Following the lead set by several municipalities throughout the state, as of January 6, 2020, all New York employers are now prohibited from inquiring into the wage or salary histories of current or prospective employees.
As noted in a prior Nixon Peabody Employment Law Alert, the New York Labor Law has been amended to prohibit several different types of wage-related inquiries and conduct, except where otherwise required by law, including:
It should be noted that the law does not apply to wholly voluntary disclosures by a job applicant or current employee. Indeed, the law explicitly permits job applicants and current employees to voluntarily disclose their own wage or salary history, without prompting from the employer. The law also permits employers to confirm wage or salary history at the time an offer of employment is made where the job applicant or current employee is providing such information to support a request for a higher wage or salary than is being offered by the employer. Notably, guidance recently promulgated by New York State suggests that a broad definition of “salary history” will apply, so employers must be cautious when inquiring into any aspect of an applicant’s or current employee’s prior compensation and benefits.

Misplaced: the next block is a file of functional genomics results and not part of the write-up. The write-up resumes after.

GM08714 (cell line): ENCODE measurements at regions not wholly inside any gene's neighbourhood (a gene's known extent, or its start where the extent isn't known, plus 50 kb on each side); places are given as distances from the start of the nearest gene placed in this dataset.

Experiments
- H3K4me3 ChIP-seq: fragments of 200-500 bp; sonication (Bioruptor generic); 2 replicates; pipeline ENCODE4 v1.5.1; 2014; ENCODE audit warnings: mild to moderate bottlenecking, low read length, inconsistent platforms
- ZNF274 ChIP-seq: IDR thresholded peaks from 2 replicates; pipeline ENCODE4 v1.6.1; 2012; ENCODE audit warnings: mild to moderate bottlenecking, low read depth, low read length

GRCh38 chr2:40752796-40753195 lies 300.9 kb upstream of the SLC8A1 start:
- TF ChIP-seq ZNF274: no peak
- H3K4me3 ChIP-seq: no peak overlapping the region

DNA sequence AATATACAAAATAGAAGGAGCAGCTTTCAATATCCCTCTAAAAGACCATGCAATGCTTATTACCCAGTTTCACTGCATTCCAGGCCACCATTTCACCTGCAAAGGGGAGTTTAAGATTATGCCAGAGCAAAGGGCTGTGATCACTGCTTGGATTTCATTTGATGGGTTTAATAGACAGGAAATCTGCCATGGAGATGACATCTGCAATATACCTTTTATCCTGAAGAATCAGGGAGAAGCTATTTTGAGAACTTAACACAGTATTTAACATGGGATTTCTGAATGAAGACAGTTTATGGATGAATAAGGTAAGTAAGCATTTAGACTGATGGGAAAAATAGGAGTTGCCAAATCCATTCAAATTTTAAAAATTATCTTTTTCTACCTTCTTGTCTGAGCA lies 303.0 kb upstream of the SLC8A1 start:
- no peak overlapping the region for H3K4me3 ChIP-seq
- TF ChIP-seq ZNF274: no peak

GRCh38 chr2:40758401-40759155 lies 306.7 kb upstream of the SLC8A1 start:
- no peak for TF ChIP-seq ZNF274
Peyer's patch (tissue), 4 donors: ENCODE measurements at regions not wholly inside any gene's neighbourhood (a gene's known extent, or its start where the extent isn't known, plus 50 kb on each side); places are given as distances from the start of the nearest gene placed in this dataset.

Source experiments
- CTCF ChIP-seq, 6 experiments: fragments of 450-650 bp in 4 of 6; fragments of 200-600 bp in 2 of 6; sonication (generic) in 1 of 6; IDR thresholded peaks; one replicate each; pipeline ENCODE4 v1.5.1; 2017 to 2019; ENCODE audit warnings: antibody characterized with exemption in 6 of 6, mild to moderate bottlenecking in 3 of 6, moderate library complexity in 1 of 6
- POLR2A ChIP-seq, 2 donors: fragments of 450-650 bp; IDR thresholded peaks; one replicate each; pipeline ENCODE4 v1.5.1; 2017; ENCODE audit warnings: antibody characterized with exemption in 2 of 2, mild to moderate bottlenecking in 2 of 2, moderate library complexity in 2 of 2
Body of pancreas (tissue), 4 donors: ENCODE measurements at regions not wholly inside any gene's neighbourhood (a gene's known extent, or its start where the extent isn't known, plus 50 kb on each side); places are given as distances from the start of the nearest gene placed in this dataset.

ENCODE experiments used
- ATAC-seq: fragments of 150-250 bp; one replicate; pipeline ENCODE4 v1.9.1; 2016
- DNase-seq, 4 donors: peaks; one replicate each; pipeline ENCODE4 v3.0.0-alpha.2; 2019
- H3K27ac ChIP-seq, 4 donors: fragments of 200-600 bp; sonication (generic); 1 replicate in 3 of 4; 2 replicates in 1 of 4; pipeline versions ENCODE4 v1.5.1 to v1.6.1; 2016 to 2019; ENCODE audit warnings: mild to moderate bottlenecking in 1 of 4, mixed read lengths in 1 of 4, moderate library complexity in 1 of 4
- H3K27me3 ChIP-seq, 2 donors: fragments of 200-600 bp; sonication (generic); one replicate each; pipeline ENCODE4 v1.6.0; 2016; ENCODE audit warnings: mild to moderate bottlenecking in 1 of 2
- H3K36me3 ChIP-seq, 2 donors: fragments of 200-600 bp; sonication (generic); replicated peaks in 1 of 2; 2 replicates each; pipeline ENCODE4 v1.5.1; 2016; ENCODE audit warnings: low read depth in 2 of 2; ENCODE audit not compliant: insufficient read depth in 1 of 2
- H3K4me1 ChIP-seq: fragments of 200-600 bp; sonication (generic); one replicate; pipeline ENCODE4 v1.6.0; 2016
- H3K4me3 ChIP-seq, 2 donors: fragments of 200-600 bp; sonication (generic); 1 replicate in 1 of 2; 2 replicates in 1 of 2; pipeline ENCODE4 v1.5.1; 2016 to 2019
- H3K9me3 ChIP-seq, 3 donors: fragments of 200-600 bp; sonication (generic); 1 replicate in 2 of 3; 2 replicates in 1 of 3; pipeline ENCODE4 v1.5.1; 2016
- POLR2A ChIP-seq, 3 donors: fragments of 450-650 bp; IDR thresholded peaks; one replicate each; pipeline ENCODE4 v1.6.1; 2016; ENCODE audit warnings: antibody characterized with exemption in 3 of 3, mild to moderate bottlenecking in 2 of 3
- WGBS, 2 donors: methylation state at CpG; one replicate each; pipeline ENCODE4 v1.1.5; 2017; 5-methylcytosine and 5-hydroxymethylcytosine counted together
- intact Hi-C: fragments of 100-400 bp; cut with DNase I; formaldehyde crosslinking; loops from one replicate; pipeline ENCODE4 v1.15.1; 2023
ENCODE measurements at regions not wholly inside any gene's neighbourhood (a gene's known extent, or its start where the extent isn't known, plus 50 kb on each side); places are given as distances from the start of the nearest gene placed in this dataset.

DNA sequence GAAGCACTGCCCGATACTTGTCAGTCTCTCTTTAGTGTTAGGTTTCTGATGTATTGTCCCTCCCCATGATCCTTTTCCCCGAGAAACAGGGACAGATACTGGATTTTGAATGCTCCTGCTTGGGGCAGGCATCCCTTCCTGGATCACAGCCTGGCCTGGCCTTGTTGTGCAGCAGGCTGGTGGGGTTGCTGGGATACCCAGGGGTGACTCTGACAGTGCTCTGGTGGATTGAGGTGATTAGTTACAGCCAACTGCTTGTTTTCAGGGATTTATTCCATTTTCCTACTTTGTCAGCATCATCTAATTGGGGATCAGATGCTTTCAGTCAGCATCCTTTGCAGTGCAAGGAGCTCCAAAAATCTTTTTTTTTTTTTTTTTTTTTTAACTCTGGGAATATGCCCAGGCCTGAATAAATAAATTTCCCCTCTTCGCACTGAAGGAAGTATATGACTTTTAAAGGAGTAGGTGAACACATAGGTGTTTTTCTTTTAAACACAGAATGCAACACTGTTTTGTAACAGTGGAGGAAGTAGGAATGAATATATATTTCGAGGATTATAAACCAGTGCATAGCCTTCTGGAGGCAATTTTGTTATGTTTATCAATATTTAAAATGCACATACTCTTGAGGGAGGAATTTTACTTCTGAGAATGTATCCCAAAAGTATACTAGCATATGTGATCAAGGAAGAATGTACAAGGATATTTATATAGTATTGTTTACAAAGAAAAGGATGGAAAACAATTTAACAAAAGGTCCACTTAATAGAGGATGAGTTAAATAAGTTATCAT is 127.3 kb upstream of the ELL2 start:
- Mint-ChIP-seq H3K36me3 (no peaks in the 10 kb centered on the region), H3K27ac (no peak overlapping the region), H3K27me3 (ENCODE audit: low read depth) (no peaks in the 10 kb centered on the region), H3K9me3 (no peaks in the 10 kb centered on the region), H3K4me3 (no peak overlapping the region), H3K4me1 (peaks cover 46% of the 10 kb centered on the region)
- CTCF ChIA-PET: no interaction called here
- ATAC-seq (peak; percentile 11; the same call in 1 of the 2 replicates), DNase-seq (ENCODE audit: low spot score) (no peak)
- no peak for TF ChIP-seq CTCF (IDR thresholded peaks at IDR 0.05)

Certain employers in New York City and Westchester and Suffolk Counties have already been subject to the types of restrictions set forth in this law. Now that the law is in effect, all employers in New York State should review and update, if necessary, their pre-employment and evaluation practices, procedures, and forms (such as employment applications) to comply with the requirements of this new legislation. Employers should also be sure to counsel supervisors, human resources personnel, and others involved in job interviews and evaluating employees for promotion regarding the responsibilities and restrictions imposed by this law.
The foregoing has been prepared for the general information of clients and friends of the firm. It is not meant to provide legal advice with respect to any specific matter and should not be acted upon without professional counsel. If you have any questions or require any further information regarding these or other related matters, please contact your regular Nixon Peabody LLP representative. This material may be considered advertising under certain rules of professional conduct.
Employment Law Alert | 08.02.19